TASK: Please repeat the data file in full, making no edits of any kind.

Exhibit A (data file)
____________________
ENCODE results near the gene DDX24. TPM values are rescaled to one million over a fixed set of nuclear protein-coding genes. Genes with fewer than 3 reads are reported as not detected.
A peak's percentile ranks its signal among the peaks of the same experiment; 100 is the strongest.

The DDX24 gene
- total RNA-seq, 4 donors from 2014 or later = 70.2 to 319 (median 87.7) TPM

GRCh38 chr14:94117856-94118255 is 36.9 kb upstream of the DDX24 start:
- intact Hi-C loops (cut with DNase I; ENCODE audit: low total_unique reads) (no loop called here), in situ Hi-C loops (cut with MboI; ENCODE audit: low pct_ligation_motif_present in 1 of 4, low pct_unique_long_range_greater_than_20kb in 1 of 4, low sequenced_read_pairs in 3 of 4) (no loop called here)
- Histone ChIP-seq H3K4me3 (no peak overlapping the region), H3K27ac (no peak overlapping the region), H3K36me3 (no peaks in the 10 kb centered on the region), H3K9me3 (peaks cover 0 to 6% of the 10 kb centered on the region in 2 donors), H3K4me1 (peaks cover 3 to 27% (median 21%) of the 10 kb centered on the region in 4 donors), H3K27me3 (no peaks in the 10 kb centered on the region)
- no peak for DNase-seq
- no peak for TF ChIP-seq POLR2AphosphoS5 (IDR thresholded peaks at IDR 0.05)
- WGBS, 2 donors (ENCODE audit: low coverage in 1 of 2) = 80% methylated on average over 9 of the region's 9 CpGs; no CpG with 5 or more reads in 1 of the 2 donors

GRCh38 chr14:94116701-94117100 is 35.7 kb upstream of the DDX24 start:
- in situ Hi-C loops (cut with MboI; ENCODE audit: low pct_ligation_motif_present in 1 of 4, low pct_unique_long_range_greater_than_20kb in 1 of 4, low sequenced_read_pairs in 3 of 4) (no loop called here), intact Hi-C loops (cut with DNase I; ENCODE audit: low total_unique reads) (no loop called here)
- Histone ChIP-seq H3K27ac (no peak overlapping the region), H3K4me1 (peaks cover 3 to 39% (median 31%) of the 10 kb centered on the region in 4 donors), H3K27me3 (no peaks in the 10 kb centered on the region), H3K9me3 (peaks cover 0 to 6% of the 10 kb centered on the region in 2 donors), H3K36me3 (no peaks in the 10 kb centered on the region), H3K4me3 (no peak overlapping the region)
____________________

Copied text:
ENCODE results near the gene DDX24. TPM values are rescaled to one million over a fixed set of nuclear protein-coding genes. Genes with fewer than 3 reads are reported as not detected.
A peak's percentile ranks its signal among the peaks of the same experiment; 100 is the strongest.

The DDX24 gene
- total RNA-seq, 4 donors from 2014 or later = 70.2 to 319 (median 87.7) TPM

GRCh38 chr14:94117856-94118255 is 36.9 kb upstream of the DDX24 start:
- intact Hi-C loops (cut with DNase I; ENCODE audit: low total_unique reads) (no loop called here), in situ Hi-C loops (cut with MboI; ENCODE audit: low pct_ligation_motif_present in 1 of 4, low pct_unique_long_range_greater_than_20kb in 1 of 4, low sequenced_read_pairs in 3 of 4) (no loop called here)
- Histone ChIP-seq H3K4me3 (no peak overlapping the region), H3K27ac (no peak overlapping the region), H3K36me3 (no peaks in the 10 kb centered on the region), H3K9me3 (peaks cover 0 to 6% of the 10 kb centered on the region in 2 donors), H3K4me1 (peaks cover 3 to 27% (median 21%) of the 10 kb centered on the region in 4 donors), H3K27me3 (no peaks in the 10 kb centered on the region)
- no peak for DNase-seq
- no peak for TF ChIP-seq POLR2AphosphoS5 (IDR thresholded peaks at IDR 0.05)
- WGBS, 2 donors (ENCODE audit: low coverage in 1 of 2) = 80% methylated on average over 9 of the region's 9 CpGs; no CpG with 5 or more reads in 1 of the 2 donors

GRCh38 chr14:94116701-94117100 is 35.7 kb upstream of the DDX24 start:
- in situ Hi-C loops (cut with MboI; ENCODE audit: low pct_ligation_motif_present in 1 of 4, low pct_unique_long_range_greater_than_20kb in 1 of 4, low sequenced_read_pairs in 3 of 4) (no loop called here), intact Hi-C loops (cut with DNase I; ENCODE audit: low total_unique reads) (no loop called here)
- Histone ChIP-seq H3K27ac (no peak overlapping the region), H3K4me1 (peaks cover 3 to 39% (median 31%) of the 10 kb centered on the region in 4 donors), H3K27me3 (no peaks in the 10 kb centered on the region), H3K9me3 (peaks cover 0 to 6% of the 10 kb centered on the region in 2 donors), H3K36me3 (no peaks in the 10 kb centered on the region), H3K4me3 (no peak overlapping the region)